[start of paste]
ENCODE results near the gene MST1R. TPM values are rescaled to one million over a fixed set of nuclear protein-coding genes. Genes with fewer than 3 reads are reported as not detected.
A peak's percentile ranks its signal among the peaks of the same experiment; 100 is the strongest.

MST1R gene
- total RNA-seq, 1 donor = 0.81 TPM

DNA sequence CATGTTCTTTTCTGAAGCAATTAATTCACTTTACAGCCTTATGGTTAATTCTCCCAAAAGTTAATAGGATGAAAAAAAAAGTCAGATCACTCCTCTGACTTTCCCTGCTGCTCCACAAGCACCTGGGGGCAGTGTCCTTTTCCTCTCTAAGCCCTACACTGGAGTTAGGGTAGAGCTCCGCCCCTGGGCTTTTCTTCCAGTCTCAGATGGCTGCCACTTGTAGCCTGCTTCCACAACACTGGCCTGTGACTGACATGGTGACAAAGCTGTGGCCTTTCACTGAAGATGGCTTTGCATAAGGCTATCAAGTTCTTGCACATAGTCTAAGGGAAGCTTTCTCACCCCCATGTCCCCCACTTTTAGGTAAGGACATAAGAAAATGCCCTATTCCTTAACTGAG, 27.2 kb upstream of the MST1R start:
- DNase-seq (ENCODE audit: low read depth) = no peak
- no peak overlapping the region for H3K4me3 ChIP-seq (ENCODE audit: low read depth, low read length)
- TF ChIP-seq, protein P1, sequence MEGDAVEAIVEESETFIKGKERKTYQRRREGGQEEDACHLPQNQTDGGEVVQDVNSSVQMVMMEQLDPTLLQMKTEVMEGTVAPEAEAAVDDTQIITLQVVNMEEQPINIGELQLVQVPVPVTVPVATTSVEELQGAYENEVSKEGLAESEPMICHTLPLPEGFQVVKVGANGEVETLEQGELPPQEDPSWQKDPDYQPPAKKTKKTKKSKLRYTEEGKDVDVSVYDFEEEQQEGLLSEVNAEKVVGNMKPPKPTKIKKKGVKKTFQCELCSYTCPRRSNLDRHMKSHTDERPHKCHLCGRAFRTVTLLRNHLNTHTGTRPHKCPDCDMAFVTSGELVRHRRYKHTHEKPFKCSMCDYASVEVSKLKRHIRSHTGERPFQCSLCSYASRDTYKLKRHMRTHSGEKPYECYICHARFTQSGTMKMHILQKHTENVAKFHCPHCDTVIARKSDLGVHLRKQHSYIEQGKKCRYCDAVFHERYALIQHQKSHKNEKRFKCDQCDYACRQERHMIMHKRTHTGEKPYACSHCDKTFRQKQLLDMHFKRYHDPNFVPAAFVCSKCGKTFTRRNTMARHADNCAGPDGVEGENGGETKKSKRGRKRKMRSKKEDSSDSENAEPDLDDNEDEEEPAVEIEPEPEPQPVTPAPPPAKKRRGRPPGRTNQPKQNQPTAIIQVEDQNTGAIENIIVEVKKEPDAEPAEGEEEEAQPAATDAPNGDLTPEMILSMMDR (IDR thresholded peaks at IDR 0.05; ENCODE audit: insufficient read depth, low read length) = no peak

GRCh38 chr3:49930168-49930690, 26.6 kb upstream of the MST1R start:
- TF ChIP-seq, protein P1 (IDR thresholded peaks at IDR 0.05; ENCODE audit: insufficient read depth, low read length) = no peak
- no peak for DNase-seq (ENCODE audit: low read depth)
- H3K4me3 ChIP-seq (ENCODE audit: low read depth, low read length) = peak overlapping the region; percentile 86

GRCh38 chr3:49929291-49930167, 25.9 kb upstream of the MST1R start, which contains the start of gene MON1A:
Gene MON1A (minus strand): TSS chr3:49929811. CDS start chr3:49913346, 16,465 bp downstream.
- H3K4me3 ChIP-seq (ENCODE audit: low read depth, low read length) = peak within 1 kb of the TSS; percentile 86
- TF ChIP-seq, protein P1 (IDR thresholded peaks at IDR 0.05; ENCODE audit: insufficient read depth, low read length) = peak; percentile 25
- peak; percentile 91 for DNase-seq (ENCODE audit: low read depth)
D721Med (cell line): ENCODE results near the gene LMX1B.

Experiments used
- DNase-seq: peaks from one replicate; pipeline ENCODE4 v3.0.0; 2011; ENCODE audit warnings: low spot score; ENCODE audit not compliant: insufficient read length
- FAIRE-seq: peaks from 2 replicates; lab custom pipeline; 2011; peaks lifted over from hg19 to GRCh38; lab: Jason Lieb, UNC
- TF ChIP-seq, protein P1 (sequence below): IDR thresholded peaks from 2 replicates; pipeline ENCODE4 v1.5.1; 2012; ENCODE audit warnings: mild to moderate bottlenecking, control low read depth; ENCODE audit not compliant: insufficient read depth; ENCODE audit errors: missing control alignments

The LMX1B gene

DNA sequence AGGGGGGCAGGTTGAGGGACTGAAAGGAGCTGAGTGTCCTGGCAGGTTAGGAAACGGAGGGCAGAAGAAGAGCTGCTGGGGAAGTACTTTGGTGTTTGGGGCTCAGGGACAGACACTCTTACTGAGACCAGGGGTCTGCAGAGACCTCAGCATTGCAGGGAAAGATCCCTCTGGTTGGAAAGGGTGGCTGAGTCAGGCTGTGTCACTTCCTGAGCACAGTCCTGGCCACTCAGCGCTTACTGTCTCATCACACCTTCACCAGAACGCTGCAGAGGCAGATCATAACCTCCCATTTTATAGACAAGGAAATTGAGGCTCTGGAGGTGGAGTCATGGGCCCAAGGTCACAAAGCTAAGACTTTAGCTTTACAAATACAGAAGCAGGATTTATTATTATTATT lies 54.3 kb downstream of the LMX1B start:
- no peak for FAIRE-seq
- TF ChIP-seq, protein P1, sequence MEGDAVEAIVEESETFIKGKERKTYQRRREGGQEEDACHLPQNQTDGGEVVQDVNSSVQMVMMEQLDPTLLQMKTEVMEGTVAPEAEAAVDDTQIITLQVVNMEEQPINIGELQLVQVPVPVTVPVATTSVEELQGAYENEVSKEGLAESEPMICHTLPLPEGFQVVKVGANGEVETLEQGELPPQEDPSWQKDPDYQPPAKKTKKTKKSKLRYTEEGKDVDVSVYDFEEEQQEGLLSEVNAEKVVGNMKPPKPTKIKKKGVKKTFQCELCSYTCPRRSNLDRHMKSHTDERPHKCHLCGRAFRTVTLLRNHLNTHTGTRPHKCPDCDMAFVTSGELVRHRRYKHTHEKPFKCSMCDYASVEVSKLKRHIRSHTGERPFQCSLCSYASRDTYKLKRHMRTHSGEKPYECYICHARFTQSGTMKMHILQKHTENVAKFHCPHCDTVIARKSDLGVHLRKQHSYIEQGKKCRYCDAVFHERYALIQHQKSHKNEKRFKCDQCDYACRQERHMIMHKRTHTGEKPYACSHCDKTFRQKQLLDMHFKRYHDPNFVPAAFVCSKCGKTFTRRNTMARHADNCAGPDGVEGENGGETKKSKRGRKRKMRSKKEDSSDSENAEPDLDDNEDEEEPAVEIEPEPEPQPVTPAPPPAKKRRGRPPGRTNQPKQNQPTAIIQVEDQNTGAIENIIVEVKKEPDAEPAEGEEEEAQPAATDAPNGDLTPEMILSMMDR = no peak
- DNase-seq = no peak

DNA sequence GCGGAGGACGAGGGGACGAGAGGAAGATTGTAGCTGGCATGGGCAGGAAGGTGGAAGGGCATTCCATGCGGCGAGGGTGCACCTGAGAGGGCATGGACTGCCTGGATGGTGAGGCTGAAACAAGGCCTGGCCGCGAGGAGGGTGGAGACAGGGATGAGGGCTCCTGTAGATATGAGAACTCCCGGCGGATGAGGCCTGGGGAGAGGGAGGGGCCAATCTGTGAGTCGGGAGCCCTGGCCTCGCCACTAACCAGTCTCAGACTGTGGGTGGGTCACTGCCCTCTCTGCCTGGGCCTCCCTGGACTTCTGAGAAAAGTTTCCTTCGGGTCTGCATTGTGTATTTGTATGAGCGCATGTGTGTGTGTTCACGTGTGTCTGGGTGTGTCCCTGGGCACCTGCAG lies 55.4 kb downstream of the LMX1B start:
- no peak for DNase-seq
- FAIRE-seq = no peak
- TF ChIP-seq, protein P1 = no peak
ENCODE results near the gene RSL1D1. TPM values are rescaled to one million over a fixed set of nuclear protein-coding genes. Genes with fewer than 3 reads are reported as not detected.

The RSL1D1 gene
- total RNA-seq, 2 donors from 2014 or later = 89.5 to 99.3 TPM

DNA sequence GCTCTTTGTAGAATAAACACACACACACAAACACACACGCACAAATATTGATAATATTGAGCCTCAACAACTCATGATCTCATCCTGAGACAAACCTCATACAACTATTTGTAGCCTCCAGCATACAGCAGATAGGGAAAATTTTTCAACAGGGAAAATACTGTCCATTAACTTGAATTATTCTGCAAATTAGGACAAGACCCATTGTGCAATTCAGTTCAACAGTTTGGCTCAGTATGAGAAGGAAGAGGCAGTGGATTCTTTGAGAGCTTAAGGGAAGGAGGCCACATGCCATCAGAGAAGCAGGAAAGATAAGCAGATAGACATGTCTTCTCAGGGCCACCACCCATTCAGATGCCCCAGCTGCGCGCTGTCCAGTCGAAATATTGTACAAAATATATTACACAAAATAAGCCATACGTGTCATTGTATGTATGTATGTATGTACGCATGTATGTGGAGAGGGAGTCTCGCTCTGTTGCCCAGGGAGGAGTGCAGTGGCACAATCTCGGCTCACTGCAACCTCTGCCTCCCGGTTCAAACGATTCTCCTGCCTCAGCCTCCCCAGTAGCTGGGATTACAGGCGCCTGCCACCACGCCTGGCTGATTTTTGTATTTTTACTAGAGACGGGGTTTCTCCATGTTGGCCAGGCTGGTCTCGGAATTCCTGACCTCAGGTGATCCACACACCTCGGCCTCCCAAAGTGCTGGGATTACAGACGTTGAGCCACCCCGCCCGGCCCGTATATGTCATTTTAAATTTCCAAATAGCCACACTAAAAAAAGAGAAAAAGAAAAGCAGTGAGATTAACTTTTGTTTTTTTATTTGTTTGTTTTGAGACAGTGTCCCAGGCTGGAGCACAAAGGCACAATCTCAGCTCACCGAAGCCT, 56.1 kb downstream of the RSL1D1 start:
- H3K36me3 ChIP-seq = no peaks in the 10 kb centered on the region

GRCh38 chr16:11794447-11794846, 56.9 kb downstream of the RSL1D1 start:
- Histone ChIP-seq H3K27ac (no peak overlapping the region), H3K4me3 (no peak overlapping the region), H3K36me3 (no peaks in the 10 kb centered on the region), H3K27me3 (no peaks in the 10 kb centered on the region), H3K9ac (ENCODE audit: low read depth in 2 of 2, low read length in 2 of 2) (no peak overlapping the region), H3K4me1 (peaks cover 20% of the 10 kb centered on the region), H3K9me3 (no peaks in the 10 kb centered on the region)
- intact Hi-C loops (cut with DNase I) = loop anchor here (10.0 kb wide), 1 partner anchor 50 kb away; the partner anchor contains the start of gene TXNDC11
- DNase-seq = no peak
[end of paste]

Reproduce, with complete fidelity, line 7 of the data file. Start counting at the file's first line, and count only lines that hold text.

- no peak overlapping the region for H3K4me3 ChIP-seq (ENCODE audit: low read depth, low read length)